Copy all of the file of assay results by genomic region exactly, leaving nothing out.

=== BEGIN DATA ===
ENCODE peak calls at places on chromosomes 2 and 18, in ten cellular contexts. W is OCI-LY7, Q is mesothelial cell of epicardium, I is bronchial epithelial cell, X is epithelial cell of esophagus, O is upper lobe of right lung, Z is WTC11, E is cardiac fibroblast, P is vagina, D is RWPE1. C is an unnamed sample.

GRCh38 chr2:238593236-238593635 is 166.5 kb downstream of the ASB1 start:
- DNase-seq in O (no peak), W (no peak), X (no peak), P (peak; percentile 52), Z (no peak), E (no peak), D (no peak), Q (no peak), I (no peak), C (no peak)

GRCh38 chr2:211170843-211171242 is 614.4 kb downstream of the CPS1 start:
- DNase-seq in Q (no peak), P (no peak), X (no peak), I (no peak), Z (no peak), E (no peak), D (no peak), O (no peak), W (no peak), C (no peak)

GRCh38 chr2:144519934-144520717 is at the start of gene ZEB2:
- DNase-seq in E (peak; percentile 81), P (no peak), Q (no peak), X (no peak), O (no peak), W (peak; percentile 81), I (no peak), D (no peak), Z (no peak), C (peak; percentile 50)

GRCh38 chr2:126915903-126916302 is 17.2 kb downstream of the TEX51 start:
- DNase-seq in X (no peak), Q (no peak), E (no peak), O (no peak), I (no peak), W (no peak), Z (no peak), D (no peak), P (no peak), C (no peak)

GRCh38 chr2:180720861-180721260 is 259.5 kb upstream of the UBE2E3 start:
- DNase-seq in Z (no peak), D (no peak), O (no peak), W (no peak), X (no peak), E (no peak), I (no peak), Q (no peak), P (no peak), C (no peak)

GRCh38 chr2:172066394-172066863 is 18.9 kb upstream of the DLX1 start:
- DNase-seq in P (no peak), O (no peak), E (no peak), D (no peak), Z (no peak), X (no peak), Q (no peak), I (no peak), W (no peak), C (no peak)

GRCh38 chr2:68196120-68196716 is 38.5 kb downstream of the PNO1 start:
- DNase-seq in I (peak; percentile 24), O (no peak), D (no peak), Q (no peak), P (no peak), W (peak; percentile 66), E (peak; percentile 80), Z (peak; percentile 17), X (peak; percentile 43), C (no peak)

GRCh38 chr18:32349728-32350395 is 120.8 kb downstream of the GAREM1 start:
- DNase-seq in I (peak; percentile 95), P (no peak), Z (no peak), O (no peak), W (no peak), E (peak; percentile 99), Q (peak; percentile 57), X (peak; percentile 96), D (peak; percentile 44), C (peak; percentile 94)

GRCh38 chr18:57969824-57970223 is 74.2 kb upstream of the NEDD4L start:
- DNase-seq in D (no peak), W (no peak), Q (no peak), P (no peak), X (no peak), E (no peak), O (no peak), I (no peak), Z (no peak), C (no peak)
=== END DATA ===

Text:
ENCODE peak calls at places on chromosomes 2 and 18, in ten cellular contexts. W is OCI-LY7, Q is mesothelial cell of epicardium, I is bronchial epithelial cell, X is epithelial cell of esophagus, O is upper lobe of right lung, Z is WTC11, E is cardiac fibroblast, P is vagina, D is RWPE1. C is an unnamed sample.

GRCh38 chr2:238593236-238593635 is 166.5 kb downstream of the ASB1 start:
- DNase-seq in O (no peak), W (no peak), X (no peak), P (peak; percentile 52), Z (no peak), E (no peak), D (no peak), Q (no peak), I (no peak), C (no peak)

GRCh38 chr2:211170843-211171242 is 614.4 kb downstream of the CPS1 start:
- DNase-seq in Q (no peak), P (no peak), X (no peak), I (no peak), Z (no peak), E (no peak), D (no peak), O (no peak), W (no peak), C (no peak)

GRCh38 chr2:144519934-144520717 is at the start of gene ZEB2:
- DNase-seq in E (peak; percentile 81), P (no peak), Q (no peak), X (no peak), O (no peak), W (peak; percentile 81), I (no peak), D (no peak), Z (no peak), C (peak; percentile 50)

GRCh38 chr2:126915903-126916302 is 17.2 kb downstream of the TEX51 start:
- DNase-seq in X (no peak), Q (no peak), E (no peak), O (no peak), I (no peak), W (no peak), Z (no peak), D (no peak), P (no peak), C (no peak)

GRCh38 chr2:180720861-180721260 is 259.5 kb upstream of the UBE2E3 start:
- DNase-seq in Z (no peak), D (no peak), O (no peak), W (no peak), X (no peak), E (no peak), I (no peak), Q (no peak), P (no peak), C (no peak)

GRCh38 chr2:172066394-172066863 is 18.9 kb upstream of the DLX1 start:
- DNase-seq in P (no peak), O (no peak), E (no peak), D (no peak), Z (no peak), X (no peak), Q (no peak), I (no peak), W (no peak), C (no peak)

GRCh38 chr2:68196120-68196716 is 38.5 kb downstream of the PNO1 start:
- DNase-seq in I (peak; percentile 24), O (no peak), D (no peak), Q (no peak), P (no peak), W (peak; percentile 66), E (peak; percentile 80), Z (peak; percentile 17), X (peak; percentile 43), C (no peak)

GRCh38 chr18:32349728-32350395 is 120.8 kb downstream of the GAREM1 start:
- DNase-seq in I (peak; percentile 95), P (no peak), Z (no peak), O (no peak), W (no peak), E (peak; percentile 99), Q (peak; percentile 57), X (peak; percentile 96), D (peak; percentile 44), C (peak; percentile 94)

GRCh38 chr18:57969824-57970223 is 74.2 kb upstream of the NEDD4L start:
- DNase-seq in D (no peak), W (no peak), Q (no peak), P (no peak), X (no peak), E (no peak), O (no peak), I (no peak), Z (no peak), C (no peak)